Background: To delineate the early progression of autism spectrum disorder (ASD) symptoms, this study investigated developmental characteristics of infants at high familial risk for ASD (HR), and infants at low risk (LR). Methods: Participants included 210 HR and 98 LR infants across 4 sites with comparable behavioral data at age 6, 12, and 24 months assessed in the domains of cognitive development (Mullen Scales of Early Learning), adaptive skills (Vineland Adaptive Behavioral Scales), and early behavioral features of ASD (Autism Observation Scale for Infants). Participants evaluated according to the DSM-IV-TR criteria at 24 months and categorized as ASD-positive or ASD-negative were further stratified by empirically derived cutoff scores using the Autism Diagnostic Observation Schedule yielding four groups: HR-ASD-High, HR-ASD-Moderate (HR-ASD-Mod), HR-ASD-Negative (HR-Neg), and LR-ASD-Negative (LR-Neg). Results: The four groups demonstrated different developmental trajectories that became increasingly distinct from 6 to 24 months across all domains. At 6 months, the HR-ASD-High group demonstrated less advanced Gross Motor and Visual Reception skills compared with the LR-Neg group. By 12 months, the HR-ASD-High group demonstrated increased behavioral features of ASD and decreased cognitive and adaptive functioning compared to the HR-Neg and LR-Neg groups. By 24 months, both the HR-ASD-High and HR-ASD-Moderate groups demonstrated differences from the LR- and HR-Neg groups in all domains. Conclusions: These findings reveal atypical sensorimotor development at 6 months of age which is associated with ASD at 24 months in the most severely affected group of infants. Sensorimotor differences precede the unfolding of cognitive and adaptive deficits and behavioral features of autism across the 6- to 24-month interval. The less severely affected group demonstrates later symptom onset, in the second year of life, with initial differences in the social-communication domain.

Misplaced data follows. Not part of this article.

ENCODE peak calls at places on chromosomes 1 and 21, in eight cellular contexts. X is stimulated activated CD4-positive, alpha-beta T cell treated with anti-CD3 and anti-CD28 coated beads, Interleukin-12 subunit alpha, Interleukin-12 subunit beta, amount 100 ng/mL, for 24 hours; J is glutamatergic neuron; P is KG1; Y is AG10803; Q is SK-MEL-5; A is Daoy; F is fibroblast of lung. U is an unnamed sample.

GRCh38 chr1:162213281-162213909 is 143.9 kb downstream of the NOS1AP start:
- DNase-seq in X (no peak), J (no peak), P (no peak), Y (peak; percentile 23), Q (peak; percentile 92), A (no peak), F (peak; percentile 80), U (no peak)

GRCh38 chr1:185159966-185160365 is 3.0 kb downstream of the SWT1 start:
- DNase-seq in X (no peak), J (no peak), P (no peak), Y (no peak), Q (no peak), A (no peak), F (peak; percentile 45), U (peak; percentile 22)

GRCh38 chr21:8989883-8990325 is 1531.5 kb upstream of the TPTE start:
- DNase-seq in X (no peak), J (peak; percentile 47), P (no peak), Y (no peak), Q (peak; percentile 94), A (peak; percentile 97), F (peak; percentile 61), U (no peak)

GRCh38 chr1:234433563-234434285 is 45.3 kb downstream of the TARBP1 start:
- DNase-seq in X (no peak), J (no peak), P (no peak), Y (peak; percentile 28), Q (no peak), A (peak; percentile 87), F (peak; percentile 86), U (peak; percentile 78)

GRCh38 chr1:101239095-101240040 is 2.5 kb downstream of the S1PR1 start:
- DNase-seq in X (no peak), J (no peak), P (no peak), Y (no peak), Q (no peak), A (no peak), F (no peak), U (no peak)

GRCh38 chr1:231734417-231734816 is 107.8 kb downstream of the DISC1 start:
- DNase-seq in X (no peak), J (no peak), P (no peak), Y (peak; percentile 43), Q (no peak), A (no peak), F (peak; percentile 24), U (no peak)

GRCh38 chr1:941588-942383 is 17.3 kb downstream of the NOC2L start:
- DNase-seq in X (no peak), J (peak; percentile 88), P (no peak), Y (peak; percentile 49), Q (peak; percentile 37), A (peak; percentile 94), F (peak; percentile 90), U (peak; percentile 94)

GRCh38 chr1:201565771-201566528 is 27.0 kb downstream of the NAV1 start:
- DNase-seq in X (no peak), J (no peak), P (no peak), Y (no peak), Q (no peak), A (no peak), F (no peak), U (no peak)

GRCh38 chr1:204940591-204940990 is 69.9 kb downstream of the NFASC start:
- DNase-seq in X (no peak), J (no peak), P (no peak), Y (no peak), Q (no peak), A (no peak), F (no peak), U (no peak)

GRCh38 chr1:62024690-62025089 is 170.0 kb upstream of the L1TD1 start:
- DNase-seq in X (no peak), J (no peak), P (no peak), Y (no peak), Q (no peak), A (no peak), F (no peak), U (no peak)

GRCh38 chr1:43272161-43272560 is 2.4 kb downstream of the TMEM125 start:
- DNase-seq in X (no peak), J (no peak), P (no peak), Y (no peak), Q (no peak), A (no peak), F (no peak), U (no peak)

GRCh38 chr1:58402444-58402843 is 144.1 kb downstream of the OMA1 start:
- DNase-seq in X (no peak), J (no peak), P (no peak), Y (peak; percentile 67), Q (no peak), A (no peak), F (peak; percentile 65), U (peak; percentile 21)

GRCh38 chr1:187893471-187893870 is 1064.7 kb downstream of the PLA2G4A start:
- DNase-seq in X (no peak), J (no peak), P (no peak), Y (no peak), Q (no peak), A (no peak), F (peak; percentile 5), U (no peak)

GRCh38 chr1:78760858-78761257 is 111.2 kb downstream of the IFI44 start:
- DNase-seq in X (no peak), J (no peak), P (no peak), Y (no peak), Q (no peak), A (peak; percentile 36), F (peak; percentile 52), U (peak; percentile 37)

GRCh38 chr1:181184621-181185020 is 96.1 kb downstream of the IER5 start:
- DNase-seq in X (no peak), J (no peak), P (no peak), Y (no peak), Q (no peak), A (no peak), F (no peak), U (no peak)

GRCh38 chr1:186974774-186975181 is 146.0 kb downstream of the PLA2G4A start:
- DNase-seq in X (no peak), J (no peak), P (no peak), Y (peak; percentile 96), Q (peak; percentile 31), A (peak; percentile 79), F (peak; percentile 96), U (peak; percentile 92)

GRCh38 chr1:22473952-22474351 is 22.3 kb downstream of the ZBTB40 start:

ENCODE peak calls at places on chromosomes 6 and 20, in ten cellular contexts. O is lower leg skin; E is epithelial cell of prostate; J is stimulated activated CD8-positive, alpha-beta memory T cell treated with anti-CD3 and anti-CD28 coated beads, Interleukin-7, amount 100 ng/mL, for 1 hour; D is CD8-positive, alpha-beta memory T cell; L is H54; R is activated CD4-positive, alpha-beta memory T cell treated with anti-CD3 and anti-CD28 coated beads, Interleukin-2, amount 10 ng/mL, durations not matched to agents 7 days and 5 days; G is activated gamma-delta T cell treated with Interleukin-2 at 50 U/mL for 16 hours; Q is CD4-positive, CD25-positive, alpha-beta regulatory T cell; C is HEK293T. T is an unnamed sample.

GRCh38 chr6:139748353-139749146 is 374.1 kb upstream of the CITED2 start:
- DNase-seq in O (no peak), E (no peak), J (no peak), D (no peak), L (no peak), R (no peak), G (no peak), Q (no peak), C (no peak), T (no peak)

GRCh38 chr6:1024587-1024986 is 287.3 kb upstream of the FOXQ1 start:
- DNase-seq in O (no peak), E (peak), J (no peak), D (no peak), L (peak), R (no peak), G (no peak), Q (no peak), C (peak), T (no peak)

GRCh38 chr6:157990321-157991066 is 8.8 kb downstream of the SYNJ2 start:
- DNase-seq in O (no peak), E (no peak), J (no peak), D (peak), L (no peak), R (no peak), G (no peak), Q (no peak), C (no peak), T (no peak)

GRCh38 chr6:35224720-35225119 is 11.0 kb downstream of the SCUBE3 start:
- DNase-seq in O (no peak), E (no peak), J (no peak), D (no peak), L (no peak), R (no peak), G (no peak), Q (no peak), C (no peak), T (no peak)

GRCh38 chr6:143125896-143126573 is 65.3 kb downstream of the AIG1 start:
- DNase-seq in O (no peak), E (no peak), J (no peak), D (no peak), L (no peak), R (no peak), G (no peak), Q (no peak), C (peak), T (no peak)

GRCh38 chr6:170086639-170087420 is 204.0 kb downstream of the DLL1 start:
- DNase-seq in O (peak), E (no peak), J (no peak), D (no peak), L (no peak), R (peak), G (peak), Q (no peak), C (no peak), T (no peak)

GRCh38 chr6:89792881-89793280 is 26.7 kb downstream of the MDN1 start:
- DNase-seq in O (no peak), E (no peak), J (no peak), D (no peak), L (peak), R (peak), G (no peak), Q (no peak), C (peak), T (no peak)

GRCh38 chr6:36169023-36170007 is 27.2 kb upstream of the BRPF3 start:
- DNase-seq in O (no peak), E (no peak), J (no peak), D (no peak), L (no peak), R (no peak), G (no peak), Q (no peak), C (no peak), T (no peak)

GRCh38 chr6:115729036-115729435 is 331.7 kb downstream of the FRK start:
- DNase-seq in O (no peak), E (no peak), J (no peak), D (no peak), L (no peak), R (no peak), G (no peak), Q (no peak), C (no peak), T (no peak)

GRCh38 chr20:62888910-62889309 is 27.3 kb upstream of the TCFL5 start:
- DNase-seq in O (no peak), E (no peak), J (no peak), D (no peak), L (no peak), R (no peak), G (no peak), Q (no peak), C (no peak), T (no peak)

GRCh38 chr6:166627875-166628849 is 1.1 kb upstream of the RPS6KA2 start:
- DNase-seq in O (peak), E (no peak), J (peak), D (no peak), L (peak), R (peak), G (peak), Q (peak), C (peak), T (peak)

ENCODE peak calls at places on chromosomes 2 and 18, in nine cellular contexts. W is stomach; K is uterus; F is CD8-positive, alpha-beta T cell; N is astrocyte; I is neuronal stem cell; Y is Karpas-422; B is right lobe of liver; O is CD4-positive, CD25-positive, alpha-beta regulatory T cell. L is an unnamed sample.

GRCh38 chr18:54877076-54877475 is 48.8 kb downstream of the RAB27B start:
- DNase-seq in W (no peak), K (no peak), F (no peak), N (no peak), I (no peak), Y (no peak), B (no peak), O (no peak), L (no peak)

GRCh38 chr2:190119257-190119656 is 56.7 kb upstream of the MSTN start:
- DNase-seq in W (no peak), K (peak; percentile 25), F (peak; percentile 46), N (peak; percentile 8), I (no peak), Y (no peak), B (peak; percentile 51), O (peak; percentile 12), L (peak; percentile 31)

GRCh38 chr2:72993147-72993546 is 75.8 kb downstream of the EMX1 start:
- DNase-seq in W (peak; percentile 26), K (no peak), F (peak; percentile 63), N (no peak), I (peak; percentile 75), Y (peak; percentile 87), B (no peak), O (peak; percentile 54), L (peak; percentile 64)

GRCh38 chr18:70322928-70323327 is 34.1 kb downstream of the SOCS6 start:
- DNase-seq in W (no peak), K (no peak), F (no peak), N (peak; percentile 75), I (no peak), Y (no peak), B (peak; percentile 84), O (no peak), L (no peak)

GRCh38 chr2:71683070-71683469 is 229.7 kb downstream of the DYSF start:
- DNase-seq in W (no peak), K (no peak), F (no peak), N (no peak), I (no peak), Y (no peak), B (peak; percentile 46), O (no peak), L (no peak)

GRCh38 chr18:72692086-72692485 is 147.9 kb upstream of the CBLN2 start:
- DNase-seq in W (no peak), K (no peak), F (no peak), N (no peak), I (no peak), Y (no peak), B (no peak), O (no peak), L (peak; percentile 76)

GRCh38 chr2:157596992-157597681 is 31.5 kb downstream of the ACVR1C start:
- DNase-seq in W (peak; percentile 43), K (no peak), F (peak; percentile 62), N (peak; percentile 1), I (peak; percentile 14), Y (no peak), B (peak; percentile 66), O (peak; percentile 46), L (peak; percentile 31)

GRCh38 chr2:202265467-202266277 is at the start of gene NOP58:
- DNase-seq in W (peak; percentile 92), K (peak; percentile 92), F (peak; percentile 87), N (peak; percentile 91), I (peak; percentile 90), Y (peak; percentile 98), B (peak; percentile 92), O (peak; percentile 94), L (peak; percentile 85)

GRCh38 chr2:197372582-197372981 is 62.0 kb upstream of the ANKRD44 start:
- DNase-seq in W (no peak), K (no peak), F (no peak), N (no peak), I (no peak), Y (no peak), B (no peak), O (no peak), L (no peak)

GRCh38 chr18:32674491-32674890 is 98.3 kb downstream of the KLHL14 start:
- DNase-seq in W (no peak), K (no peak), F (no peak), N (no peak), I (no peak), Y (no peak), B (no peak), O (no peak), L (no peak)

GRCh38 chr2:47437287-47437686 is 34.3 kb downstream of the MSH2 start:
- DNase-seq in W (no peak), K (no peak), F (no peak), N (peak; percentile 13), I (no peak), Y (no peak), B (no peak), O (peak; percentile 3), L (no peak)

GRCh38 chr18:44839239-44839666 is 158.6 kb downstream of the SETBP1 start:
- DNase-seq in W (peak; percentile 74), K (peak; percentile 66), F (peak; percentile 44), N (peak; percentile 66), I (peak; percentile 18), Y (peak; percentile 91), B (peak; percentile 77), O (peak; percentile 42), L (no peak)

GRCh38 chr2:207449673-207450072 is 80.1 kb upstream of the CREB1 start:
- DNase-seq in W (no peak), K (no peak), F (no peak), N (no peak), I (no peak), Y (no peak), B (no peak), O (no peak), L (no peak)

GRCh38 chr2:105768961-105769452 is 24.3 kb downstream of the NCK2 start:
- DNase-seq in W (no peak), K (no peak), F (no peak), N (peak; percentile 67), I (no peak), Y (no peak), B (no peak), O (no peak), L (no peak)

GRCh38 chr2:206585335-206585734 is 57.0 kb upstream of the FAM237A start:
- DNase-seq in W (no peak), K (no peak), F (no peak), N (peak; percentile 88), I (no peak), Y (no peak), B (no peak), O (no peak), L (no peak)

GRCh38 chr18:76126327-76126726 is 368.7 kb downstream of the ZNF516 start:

Bibliographical notePublisher Copyright:
© 2015 Estes et al.